Excellence in Patient Care: Promoting the Patient Voice in Pursuit of Evidence-Based Care

Bonnie FreshlyBonnie Freshly, MEd, CMP, is the Excellence in Patient Care Senior Project Specialist with ASN. Susan Stark is ASN Vice President for Excellence in Patient Care.

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Susan StarkBonnie Freshly, MEd, CMP, is the Excellence in Patient Care Senior Project Specialist with ASN. Susan Stark is ASN Vice President for Excellence in Patient Care.

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Excellence in Patient Care (EPC), organized in 2021, focuses on ASN's clinical priorities to provide high-quality care for people with kidney diseases. EPC relies on the insight of six exceptional patient advocates who inform its 11 projects, which aim to advance the use of best practices and evidence-based care for people with kidney diseases across the spectrum of care options. EPC includes the following wide-ranging projects: Nephrologists Transforming Dialysis Safety (NTDS), Diabetic Kidney Disease Collaborative (DKD-C); COVID-19 response; acute kidney injury (AKINow); Adult Immunization Project (AIP); Transforming Dialysis Access Together (TDAT); Home Dialysis Project (HDP); and Emergency Partnership Initiative (EPI).

The shared foundation of these initiatives is science, a focus that has served EPC well, particularly through the beginning and height of the COVID-19 pandemic when the COVID-19 Response Team was created and promoted the call to “follow the science.” This foundation of sound clinical decision-making has resulted in numerous publications, webinars, focus group sessions, online learning modules, and resources that have enriched the kidney community.

As EPC has continued to evolve, it has become evident that science is not enough—each clinical project comes to its best conclusion when the project considers the deep and multi-factored impact of kidney diseases on patients. Acknowledging the central role of the patient voice led to significant roles for patient advocates on EPC project teams and the creation of educational products aimed at both patients and providers.

COVID may turn out to be a real benefit to our community, because it has given doctors a way to say that science is messy. COVID has shown that things change rapidly; we learn new things, so we do new things.

—Glenda Roberts

In a recent panel discussion, four patient advocates were asked about their involvement with EPC and the impact of integrating patient input with EPC project goals. Participants included Glenda Roberts; Quin Taylor, BCPA; Patrick O. Gee, Sr., PhD, JLC; and Marla Levy. All four patient advocates vigorously support the efforts of EPC to engage patients, applaud committee volunteers for their willingness to listen, and broadly recommend a heightened level of involvement for, and outreach to, patient advocates as EPC plans its next steps.

EPC COVID-19 resources calmed the kidney community in the midst of a pandemic…and showed that there was a community that actually cared. When you start seeing friends and peers and colleagues succumb because of an invisible virus…then when you see the urgency of folks scrambling, trying to understand…trying to provide as much information…it allowed patients to see the humane side of physicians that you wouldn't normally see in normal circumstances. It allowed patients to hear from physicians who said, ‘I don't know, but we can find this out together.’ I think it was very transparent. I think it was very safe, but it also promoted engagement. It built on the physician-patient dynamic that you need both components to get this done. [By] opening that [dynamic], look at the [number] of patients that now have found their voice because of these projects … It's been a blessing to see that patients are gravitating to these tools … I applaud the efforts of EPC and think it really saved an entire community and brought some peace and stability to what could have been an erratic and out-of-control situation.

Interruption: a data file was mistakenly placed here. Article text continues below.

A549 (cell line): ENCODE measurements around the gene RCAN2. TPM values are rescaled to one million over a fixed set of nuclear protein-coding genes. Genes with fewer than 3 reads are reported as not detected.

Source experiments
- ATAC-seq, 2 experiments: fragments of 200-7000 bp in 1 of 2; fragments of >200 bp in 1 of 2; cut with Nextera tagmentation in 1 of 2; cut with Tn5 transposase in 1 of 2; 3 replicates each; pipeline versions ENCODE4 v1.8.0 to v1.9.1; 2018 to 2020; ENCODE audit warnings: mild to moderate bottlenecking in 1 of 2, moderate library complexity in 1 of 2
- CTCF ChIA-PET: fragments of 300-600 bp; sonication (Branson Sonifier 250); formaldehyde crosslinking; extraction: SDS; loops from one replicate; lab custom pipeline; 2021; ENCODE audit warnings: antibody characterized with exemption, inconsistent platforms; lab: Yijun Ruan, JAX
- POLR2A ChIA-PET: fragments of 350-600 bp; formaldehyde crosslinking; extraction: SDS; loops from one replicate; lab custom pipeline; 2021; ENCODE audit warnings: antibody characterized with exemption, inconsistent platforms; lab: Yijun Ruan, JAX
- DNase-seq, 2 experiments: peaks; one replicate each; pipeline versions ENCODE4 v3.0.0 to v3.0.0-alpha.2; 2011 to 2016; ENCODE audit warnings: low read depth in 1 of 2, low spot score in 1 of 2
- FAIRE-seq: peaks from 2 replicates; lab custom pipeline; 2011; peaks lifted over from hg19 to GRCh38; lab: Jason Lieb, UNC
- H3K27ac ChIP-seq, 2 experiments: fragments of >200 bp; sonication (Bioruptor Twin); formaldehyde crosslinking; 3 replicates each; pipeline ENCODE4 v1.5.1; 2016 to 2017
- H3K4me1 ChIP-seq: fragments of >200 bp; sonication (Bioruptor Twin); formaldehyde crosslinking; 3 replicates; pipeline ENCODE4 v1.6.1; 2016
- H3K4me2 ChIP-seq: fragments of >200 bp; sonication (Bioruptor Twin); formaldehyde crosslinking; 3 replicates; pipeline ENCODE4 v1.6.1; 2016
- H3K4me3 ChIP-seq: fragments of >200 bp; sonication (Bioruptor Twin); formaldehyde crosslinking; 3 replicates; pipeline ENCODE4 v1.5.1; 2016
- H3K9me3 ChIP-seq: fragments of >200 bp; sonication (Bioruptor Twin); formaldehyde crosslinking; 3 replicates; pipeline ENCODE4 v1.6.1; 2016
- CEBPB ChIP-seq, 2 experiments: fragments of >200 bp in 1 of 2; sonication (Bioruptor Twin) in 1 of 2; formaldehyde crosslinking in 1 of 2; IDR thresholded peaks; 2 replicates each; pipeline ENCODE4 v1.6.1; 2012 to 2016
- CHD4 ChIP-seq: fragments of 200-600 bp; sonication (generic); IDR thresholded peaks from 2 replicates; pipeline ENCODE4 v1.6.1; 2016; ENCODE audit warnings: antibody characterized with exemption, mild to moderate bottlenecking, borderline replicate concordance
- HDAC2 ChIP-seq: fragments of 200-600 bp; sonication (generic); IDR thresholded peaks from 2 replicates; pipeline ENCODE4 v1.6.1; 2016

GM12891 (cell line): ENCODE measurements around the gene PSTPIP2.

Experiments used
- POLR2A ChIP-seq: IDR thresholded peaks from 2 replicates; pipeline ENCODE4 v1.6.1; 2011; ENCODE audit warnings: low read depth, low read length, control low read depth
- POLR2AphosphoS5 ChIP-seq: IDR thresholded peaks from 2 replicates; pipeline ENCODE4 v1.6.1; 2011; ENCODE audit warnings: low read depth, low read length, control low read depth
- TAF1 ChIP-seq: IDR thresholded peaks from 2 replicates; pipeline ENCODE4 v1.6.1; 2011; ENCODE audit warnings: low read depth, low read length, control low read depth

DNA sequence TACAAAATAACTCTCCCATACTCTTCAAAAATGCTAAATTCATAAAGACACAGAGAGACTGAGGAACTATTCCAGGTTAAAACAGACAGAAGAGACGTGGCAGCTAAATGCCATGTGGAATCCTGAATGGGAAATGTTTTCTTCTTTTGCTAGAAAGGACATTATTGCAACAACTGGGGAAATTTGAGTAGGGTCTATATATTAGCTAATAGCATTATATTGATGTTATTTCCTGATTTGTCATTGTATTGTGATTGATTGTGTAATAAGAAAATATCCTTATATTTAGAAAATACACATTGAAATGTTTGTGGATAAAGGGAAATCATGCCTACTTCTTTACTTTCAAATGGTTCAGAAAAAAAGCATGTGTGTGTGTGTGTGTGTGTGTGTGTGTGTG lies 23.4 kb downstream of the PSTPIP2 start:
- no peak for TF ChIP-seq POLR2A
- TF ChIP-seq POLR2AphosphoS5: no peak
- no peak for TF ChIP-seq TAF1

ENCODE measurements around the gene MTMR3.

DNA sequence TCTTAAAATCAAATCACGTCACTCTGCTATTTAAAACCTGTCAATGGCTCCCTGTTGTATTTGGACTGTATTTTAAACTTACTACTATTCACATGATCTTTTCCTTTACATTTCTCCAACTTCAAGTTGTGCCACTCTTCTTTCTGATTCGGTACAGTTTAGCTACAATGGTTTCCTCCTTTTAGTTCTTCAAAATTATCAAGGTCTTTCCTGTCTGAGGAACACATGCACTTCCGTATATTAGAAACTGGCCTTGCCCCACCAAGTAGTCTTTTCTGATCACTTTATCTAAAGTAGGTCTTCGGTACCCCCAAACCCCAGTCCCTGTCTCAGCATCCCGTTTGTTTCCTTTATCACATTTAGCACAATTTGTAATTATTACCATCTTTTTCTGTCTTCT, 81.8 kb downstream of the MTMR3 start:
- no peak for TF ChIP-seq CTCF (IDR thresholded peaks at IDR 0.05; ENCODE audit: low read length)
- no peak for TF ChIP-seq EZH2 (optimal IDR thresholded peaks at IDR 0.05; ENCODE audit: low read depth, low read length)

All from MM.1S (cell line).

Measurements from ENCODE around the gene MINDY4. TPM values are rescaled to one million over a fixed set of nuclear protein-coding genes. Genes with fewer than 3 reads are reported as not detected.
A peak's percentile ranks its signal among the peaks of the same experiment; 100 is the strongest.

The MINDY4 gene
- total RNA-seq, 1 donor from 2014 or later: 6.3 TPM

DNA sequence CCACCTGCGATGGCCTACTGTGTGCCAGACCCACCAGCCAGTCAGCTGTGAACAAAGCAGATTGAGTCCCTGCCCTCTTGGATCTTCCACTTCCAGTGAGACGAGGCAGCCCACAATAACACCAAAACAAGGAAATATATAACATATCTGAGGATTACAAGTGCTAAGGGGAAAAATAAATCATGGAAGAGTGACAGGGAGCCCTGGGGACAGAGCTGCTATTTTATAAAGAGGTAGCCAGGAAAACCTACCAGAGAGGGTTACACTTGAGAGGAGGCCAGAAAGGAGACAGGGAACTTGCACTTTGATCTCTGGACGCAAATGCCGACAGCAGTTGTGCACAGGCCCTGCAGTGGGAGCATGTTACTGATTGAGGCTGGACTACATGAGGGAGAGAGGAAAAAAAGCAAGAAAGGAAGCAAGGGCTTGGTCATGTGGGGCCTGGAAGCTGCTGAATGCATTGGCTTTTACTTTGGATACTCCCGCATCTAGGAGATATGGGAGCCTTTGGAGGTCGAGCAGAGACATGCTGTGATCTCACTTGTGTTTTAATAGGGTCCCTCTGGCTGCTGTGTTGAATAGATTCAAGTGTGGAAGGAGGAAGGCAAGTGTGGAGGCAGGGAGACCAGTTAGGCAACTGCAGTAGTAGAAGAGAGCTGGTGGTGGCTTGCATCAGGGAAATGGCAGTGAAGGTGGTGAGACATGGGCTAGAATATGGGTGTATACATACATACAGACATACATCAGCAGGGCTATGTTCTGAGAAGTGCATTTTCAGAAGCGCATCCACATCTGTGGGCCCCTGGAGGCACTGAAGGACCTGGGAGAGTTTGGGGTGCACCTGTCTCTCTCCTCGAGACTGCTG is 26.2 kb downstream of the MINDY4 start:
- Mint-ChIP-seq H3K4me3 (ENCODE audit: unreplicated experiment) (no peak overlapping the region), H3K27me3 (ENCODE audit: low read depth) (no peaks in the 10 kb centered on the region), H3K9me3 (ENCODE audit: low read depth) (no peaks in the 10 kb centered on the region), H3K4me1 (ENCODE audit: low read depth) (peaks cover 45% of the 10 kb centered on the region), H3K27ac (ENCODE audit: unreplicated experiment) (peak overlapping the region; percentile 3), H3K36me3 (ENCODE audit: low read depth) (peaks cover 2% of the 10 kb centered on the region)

—Patrick O. Gee, PhD, JLC

These patient advocates describe EPC's successes and passionately support EPC incorporating the following components in its roadmap for future work:

1. Fostering honest dialogue between patients and members of their care teams—even, and perhaps especially, when the answer is, “I don't know.”

Ms. Roberts highlighted “Let's Reset” as a valuable tool for both patients and providers to “communicate more effectively with the team to make sure that we avoid infections.” Let's Reset is a technique developed by NTDS that empowers patients to express criticism or concern to their caregivers without fear of reprisal.

Dr. Gee noted that before the creation of the DKD-C Task Force, the patient perspective was not heard. Working with the task force empowered his advocacy to go into the community and explain to other patients the impact of unmanaged diabetes and to highlight new therapies, such as glucagon-like peptide-1 receptor (GLP1) agonists. He now encourages other patients to talk to their primary care physicians, nephrologists, or transplant teams about new therapies.

Ms. Taylor applauded the efforts of EPC in its groundbreaking work to provide information to patients during the COVID-19 pandemic and to assist with securing priority vaccination for patients. Added Ms. Roberts, “ASN reached out and included me as a patient on that committee. That was really important because it helped ensure that the patient voice was always present.” She highlighted the value of ASN's many COVID-19-related webinars available to the public and noted that they became a trusted resource for patients as well.